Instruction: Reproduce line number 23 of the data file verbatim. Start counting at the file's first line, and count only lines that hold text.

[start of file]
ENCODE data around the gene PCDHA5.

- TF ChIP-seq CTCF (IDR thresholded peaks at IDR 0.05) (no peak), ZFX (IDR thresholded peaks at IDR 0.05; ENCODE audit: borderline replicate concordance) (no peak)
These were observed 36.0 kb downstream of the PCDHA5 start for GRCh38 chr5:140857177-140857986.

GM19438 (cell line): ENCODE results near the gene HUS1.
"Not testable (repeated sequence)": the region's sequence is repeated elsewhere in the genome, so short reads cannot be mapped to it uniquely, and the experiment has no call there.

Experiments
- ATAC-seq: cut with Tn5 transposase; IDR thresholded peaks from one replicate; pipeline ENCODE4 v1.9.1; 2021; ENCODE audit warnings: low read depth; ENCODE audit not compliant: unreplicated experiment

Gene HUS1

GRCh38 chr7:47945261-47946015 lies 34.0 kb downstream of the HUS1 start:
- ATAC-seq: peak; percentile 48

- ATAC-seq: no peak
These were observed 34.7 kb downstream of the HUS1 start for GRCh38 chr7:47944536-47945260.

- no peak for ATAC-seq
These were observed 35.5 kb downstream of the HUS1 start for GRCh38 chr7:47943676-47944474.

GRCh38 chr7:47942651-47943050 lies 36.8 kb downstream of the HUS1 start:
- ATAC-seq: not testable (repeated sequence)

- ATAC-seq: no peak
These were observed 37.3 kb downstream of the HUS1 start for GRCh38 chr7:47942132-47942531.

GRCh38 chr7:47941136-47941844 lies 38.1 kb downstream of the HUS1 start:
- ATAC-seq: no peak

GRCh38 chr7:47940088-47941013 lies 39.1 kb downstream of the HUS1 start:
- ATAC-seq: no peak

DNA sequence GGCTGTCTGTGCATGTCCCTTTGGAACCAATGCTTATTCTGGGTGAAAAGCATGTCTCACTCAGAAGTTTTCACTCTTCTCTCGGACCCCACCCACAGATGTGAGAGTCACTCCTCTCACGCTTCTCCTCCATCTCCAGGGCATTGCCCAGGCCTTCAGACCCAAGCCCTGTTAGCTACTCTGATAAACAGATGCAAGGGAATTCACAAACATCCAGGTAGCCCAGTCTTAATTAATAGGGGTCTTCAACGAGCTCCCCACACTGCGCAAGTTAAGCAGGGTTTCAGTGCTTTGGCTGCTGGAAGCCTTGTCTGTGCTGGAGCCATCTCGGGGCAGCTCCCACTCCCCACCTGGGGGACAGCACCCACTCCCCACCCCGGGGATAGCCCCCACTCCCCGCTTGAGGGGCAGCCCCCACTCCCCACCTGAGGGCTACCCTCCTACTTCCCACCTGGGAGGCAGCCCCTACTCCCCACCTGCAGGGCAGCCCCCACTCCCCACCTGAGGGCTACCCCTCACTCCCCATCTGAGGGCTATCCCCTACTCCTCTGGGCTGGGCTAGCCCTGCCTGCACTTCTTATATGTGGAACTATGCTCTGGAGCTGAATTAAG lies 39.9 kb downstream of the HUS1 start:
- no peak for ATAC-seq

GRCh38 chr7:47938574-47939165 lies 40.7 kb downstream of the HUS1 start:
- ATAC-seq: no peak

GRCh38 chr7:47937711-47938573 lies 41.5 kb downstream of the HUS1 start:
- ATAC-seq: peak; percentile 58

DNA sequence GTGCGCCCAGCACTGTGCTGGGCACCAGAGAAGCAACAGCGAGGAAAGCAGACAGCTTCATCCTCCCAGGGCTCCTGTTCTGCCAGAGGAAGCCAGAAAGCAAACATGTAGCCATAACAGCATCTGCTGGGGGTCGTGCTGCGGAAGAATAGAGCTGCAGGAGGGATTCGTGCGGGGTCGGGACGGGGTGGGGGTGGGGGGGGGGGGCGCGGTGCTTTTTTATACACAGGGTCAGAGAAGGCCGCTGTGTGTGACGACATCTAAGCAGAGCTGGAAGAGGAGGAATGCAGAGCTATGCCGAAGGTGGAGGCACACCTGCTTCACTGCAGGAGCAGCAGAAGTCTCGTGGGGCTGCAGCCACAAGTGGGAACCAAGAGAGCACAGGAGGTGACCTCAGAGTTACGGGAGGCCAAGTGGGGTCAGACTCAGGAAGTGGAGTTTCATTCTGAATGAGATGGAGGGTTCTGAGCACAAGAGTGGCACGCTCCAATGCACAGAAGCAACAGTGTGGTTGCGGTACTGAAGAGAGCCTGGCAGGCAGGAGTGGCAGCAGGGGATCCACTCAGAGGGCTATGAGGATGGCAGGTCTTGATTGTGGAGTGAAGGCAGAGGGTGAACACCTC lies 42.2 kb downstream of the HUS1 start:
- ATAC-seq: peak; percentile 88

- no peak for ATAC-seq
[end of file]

DNA sequence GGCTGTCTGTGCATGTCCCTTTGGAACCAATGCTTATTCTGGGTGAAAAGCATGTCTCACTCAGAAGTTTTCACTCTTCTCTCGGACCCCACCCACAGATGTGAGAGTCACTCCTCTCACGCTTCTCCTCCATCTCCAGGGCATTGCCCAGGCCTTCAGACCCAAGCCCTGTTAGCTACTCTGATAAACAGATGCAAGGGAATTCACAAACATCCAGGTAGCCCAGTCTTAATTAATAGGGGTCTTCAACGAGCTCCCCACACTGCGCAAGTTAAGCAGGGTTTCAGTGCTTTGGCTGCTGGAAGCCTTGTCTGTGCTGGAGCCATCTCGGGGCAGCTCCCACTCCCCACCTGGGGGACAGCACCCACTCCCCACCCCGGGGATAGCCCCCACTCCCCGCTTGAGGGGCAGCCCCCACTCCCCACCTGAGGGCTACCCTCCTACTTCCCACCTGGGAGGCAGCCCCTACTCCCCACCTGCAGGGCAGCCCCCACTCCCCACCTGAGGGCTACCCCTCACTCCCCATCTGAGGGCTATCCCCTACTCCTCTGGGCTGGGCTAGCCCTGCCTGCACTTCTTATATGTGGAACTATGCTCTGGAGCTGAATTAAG lies 39.9 kb downstream of the HUS1 start: